Up to and Including Her Limits
(American, born 1939)
1973. Crayon on paper, rope, harness, super 8mm film projector, video (color, sound; 29 min.), and six monitors, Dimensions variable
Carolee Schneemann is largely associated with her performance art of the 1960s and 1970s, in which she boldly addressed feminist and political issues in ways that shocked and engaged viewers. But she has always maintained that she is a painter, a fact often overlooked in discussions of her larger body of work. At the heart of her approach is her ongoing exploration of the boundaries of painting and drawing, as in Up to and Including Her Limits.
On the genesis of this physically demanding work, Schneemann writes that it was “the direct result of [Jackson] Pollock’s physicalized painting process,” referring to Pollock’s active engagement of his whole body as he flung, dripped, and poured paint over canvases spread on the floor.1 Dubbed “action painting” by art critic Harold Rosenberg, Pollock’s technique was a touchstone for Schneemann. She developed her own approach to art making in dialogue with action painting, seeking to insert her own body and her own perspective into a historically male-dominated arena.
“I am suspended in a tree surgeon’s harness on a three-quarter-inch manila rope, a rope which I can raise or lower manually to sustain an entranced period of drawing—my extended arm holds crayons which stroke the surrounding walls, accumulating a web of colored marks,” Schneemann writes, describing Up to and Including Her Limits. “My entire body becomes the agency of visual traces, vestige of the body’s energy in motion.”2
Schneemann performed Up to and Including Her Limits nine times between 1971 and 1976, eventually turning it into an installation. The work is a record of the lines her suspended body made in space as she moved it up, down, and across expansive sheets of paper placed on the walls and floor of a corner of a room. Alongside the drawing, stacked video monitors show recorded footage of her performances, while the harness and rope that held her body hangs in the center of this display.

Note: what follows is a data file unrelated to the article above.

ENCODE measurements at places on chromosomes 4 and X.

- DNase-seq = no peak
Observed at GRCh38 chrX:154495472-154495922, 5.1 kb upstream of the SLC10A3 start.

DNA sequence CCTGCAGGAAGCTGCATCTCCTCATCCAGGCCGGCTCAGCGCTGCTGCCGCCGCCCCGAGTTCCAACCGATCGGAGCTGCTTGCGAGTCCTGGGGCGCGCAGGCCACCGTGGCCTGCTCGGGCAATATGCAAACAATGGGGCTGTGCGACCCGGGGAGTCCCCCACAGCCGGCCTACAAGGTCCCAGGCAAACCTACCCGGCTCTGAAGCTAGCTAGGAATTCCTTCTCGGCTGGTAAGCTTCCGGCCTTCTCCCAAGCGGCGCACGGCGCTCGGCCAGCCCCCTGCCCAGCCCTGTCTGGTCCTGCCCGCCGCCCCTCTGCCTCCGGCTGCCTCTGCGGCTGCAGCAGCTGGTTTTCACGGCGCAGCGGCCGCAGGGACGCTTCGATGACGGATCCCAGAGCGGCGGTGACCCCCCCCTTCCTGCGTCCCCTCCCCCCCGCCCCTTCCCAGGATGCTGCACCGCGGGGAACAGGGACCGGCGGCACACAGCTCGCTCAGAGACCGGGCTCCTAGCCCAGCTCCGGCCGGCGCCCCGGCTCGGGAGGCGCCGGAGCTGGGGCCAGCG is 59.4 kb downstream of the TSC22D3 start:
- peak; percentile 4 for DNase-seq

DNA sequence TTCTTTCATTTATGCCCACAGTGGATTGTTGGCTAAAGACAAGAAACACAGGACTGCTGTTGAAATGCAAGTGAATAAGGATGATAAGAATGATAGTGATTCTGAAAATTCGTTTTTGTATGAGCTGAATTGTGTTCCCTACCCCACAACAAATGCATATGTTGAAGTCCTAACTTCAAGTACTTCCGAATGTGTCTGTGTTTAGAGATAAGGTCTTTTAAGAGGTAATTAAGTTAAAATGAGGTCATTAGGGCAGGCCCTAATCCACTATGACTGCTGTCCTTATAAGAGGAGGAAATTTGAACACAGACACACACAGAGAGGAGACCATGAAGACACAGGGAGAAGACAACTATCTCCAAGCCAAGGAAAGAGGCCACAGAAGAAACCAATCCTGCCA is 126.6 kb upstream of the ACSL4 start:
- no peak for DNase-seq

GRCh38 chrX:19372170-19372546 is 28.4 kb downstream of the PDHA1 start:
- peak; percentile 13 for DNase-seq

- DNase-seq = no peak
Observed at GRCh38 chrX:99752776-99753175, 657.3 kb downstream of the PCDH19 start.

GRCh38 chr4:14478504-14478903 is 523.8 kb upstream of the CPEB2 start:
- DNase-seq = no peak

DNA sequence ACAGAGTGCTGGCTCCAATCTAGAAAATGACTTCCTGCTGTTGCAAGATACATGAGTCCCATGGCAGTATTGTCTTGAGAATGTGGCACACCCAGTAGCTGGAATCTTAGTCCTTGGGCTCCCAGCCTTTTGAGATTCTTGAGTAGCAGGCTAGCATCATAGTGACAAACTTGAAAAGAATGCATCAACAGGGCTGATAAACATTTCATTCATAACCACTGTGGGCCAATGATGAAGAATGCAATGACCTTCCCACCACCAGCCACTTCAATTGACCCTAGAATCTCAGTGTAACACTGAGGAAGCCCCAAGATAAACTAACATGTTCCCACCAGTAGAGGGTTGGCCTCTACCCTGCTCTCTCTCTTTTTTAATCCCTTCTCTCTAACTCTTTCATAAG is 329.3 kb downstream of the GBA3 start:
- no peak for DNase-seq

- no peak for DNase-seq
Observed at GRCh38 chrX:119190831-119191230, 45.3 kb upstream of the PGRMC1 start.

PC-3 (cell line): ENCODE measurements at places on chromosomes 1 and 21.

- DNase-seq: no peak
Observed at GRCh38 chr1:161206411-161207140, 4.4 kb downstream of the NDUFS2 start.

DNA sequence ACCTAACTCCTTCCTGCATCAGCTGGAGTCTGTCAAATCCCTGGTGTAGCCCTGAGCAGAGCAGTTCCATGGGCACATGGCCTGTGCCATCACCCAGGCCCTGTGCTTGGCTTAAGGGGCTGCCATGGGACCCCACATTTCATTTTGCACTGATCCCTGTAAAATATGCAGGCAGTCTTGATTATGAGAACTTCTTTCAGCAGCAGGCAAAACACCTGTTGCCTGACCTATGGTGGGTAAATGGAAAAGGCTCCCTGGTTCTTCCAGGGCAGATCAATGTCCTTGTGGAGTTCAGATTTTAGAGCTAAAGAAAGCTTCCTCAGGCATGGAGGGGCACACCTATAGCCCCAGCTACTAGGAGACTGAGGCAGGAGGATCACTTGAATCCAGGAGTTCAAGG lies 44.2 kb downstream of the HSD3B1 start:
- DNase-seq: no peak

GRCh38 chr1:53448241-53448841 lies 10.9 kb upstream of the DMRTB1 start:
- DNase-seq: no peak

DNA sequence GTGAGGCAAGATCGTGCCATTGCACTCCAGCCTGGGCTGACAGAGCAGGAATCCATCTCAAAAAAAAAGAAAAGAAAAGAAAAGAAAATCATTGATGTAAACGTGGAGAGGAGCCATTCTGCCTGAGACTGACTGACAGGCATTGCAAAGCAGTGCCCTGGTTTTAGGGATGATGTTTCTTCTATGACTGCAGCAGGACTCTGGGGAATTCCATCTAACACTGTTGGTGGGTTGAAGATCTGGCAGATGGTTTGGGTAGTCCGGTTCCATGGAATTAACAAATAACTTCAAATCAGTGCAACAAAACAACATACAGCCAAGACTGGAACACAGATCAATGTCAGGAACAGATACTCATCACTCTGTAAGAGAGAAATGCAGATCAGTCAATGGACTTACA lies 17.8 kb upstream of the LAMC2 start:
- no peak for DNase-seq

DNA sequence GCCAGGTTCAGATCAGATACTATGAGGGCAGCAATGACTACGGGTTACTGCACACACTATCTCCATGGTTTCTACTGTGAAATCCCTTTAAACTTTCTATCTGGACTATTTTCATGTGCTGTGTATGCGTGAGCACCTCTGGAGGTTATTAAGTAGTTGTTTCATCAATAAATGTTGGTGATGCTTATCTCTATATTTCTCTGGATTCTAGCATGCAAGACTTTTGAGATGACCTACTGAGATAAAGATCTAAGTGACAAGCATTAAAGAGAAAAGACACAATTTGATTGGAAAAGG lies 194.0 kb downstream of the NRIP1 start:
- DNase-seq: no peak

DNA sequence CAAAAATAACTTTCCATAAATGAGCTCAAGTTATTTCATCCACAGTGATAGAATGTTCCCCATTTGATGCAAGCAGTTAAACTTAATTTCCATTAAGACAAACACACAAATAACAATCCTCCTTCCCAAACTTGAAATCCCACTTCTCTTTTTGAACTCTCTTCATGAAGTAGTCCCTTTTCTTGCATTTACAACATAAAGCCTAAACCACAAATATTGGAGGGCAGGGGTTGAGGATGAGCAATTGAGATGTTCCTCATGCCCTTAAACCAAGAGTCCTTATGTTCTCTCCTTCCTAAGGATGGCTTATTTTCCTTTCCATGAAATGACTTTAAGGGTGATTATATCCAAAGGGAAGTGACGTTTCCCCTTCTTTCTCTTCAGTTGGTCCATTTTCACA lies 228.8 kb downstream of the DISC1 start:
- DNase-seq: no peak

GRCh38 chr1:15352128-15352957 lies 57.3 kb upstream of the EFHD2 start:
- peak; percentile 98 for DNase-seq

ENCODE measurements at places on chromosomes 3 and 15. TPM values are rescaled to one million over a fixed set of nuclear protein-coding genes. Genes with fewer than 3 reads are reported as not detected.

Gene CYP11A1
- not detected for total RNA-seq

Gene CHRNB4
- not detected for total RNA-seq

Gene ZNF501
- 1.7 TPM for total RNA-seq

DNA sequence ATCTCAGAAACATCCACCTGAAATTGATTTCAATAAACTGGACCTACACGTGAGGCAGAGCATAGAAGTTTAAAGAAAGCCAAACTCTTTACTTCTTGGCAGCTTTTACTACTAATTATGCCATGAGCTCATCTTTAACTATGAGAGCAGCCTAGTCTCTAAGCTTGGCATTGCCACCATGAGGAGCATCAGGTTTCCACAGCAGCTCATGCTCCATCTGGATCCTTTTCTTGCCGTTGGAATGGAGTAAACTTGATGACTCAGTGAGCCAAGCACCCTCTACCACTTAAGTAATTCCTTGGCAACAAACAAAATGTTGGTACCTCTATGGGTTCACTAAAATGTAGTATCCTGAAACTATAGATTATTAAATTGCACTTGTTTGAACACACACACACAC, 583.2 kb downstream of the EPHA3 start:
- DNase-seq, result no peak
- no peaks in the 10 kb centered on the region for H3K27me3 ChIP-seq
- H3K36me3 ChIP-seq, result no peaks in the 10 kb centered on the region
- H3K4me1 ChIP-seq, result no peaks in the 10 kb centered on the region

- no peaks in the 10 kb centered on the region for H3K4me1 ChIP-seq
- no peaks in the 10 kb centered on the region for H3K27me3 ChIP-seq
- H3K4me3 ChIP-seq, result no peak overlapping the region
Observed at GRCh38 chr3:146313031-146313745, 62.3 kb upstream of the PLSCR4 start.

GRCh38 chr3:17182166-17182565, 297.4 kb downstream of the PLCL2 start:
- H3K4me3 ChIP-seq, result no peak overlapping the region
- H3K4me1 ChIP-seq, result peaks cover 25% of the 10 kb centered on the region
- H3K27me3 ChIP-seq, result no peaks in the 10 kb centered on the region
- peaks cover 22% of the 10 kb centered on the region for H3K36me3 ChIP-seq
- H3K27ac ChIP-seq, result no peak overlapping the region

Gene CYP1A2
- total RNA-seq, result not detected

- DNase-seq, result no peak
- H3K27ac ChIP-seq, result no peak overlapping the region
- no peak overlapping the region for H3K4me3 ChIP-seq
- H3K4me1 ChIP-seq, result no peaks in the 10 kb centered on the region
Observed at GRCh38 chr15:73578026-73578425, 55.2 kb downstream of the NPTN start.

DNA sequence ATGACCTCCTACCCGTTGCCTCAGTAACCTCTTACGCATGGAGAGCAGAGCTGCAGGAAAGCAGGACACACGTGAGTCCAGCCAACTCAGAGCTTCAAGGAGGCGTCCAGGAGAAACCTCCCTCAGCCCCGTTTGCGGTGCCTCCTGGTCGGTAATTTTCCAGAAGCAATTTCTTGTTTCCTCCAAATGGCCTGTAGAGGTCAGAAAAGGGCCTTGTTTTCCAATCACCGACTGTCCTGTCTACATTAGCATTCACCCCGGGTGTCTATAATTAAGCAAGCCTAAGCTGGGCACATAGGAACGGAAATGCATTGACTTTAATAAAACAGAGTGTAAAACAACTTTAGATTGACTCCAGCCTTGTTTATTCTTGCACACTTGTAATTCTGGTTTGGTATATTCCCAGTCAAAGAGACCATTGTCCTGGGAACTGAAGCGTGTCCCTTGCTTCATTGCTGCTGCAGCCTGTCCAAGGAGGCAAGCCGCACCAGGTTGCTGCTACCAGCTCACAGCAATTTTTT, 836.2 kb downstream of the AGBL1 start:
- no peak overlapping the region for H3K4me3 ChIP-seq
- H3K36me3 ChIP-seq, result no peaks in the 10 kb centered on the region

A term describing moving-image artworks recorded onto magnetic tape or digital formats, or generated using other mechanisms such as image-processing tools, and available for immediate playback.
One who applies paint to canvas, wood, paper, or another support to produce a picture.
A work of art made from paint applied to canvas, wood, paper, or another support (noun).
A work of art made with a pencil, pen, crayon, charcoal, or other implements, often consisting of lines and marks (noun); the act of producing a picture with pencil, pen, crayon, charcoal, or other implements (verb, gerund).
A closely woven, sturdy cloth of hemp, cotton, linen, or a similar fiber, frequently stretched over a frame and used as a surface for painting.
The method with which an artist, writer, performer, athlete, or other producer employs technical skills or materials to achieve a finished product or endeavor.
A term that emerged in the 1960s to describe a diverse range of live presentations by artists, including actions, movements, gestures, and choreography. Performance art is often preceded by, includes, or is later represented through various forms of video, photography, objects, written documentation, or oral and physical transmission.
A long mark or stroke.
A form of art, developed in the late 1950s, which involves the creation of an enveloping aesthetic or sensory experience in a particular environment, often inviting active engagement or immersion by the spectator.
The perceived hue of an object, produced by the manner in which it reflects or emits light into the eye. Also, a substance, such as a dye, pigment, or paint, that imparts a hue.
Art critic Harold Rosenberg coined the term “action painting” in 1952 to describe the work of artists who painted using bold gestures that engaged more of the body than traditional easel painting. Often the viewer can see broad brushstrokes, drips, splashes, or other evidence of the physical action that took place upon the canvas.
VIDEO: Carolee Schneemann discusses Up to and Including Her Limits